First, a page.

Lead Ahead: Week of November 18, 2013

An eclectic week of leadership insights. Various posts from the Dallas area range from baseball to feedback to compromise and more. The common thread may be this:  As leaders, we need to figure out how to always enhance what we do and how we do it. In each of these posts, there are suggestions and guidance in how to be a better leader.

Read, enjoy, learn, and grow! Good practices for all leaders.

8 Leadership Strategies from Baseball’s Manager of the Year by Patti Johnson. Key quote: “Leadership never takes a day off. You have to model leadership every single day. Actions matter a lot more than your words. Everyday repetition is critical.”

Inviting Feedback to Your Leadership Growth by Tal Shnall. Key quote: “The best leaders know that leadership is a life-long learning process and they become lifelong students. These leaders recognize the importance of showing their human side to the rest of the organization. These type of leaders take the lead in inviting feedback, others will follow and do the same.”

The Importance of Story by Jon Mertz. Key quote: “Our leadership and life story needs a giving component. We need to answer two questions: What are we giving to another, especially in the way we lead? How important of a role do we have for giving in our story?”

Leaders: Is Compromise a Strength or Weakness? on Lead Change. Key quote: “Leading is not kicking the can. Real leaders pick the can up, understand its’ content, and determine how – whatever is inside – it can be resolved or refreshed to make a larger community better off than they were before. And doing it sooner rather than later.”

Why Video Content Marketing is the Next Big Thing by Krista Kotrla. Key quote: “We’ve been working hard to build a valuable blog for two years now. Industry competitors are now copying our content. What they cannot steal and copy are our PEOPLE. So pictures and video are the new ways help us stand out as the more authentic leaders in the industry.”

Lead well in the week ahead!

Compromise: An Indicator of Strong or Weak Leadership

The October Authentic Leadership Dallas lunch meeting is almost here. We will meet on October 15, 11:45 am to 1:00 pm, at the Renaissance Dallas Richardson Hotel. Please RSVP on our Meetup page; you can find directions and other details there.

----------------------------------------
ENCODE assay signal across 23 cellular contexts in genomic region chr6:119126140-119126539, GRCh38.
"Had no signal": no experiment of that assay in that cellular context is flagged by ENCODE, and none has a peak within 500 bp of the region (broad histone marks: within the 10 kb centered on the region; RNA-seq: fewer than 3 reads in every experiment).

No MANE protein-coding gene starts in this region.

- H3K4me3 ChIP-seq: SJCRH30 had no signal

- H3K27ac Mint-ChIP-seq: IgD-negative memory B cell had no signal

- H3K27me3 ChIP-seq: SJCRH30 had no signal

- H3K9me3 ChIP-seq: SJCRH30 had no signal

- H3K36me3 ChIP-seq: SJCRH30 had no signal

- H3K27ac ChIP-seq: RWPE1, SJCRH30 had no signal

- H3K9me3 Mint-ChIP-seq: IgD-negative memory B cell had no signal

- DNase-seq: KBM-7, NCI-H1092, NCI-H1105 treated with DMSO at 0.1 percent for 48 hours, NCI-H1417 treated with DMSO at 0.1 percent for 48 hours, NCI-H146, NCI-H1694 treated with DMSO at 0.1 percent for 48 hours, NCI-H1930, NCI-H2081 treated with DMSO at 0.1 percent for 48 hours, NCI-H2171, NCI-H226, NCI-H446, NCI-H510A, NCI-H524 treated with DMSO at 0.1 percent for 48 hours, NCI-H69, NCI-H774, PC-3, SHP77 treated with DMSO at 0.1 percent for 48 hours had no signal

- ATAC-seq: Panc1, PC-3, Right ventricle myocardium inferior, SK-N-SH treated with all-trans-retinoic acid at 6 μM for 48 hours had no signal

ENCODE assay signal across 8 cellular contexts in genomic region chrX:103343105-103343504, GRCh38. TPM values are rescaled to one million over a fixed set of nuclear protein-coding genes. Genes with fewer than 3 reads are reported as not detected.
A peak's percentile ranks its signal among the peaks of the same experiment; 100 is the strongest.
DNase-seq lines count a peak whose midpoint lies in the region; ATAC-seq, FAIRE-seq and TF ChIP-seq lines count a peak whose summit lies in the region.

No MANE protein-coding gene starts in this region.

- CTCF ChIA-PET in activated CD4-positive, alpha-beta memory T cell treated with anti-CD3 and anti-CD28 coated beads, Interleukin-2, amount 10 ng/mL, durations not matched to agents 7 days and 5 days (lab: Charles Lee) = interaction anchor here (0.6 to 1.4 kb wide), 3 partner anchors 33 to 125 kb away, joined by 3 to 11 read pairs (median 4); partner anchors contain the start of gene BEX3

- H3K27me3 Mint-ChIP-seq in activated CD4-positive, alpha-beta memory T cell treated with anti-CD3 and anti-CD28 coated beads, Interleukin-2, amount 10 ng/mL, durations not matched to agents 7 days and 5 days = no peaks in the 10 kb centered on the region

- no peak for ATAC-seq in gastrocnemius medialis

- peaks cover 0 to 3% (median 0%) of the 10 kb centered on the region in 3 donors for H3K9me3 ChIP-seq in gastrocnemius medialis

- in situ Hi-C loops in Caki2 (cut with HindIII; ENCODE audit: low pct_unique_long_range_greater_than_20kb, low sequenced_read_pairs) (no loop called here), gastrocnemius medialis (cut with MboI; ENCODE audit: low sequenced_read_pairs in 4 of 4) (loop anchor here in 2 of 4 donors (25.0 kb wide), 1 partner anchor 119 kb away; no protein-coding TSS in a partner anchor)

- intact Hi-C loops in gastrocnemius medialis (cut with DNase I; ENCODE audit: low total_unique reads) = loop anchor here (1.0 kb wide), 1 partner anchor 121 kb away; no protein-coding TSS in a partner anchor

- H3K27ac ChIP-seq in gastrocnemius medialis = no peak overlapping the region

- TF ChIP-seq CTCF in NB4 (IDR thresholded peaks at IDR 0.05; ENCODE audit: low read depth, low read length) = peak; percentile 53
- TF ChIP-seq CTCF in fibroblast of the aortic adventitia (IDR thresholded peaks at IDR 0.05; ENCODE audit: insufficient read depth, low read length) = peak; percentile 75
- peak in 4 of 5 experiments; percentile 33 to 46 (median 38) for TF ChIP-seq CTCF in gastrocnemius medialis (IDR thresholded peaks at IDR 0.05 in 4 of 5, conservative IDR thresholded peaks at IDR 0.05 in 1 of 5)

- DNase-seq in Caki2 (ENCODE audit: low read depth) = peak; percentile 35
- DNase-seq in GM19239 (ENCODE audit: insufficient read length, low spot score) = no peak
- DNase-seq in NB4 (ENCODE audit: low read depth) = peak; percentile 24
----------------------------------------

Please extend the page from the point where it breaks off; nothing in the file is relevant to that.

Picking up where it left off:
Our focus for the October meeting will be on compromise and is it a sign of strong or weak leadership. This is not a political conversation but a leadership one. Compromise brings certain thoughts on what leaders should or should not do. While some see compromise as a way to solve problems, others may see compromise as giving in on principles. During our conversations, we will explore what role compromise plays in our leadership ideas and styles.

To prepare for the meeting, this post outlines the agenda and some material to read (if you have time). You don’t have to read anything to attend our meetings. Just come, participate, listen, and help us all continue to grow as leaders. Also, if you have other articles or thoughts to add in, please leave any comments to this post.

Reading on Leadership and Compromise

Leading Change: 3 Reasons Why Great Leaders Are Reluctant to Compromise by Aad Boot. Key quote: ” I have witnessed how a compromise can bring a process a step further, but it does hardly ever create change with long-term and sustainable success. It is a means to an end, not a lasting solution. Great leaders understand this, and are therefore reluctant to compromise.”

Compromise Can Be an Act of Leadership by John Baldoni. Key quote: “Webster’s New World dictionary defines compromise as primarily “a settlement in which each side gives up some demands or makes concessions.” Unfortunately the word compromise has become a pejorative term, something akin to selling out. In reality, compromise means working things out, or as Webster’s says in a secondary meaning, “an adjustment of opposing principles.” As such compromise is essential to getting things done….”

Meeting Agenda

Our meeting agenda is:

  • Forty-five second introduction: What do you want people to remember about you after the meeting? (10 minutes)
  • Question 1: How do you compare compromise with collaboration? Is there a difference? Does one entail greater leadership skill than another? (25 minutes)
  • Question 2: Do strong leaders compromise? Why or why not? If compromising is not an option, how do leaders solve problems then? (25 minutes)
  • Discuss Leadercast and other activities. (5 minutes)

Looking forward to our real, leadership conversations!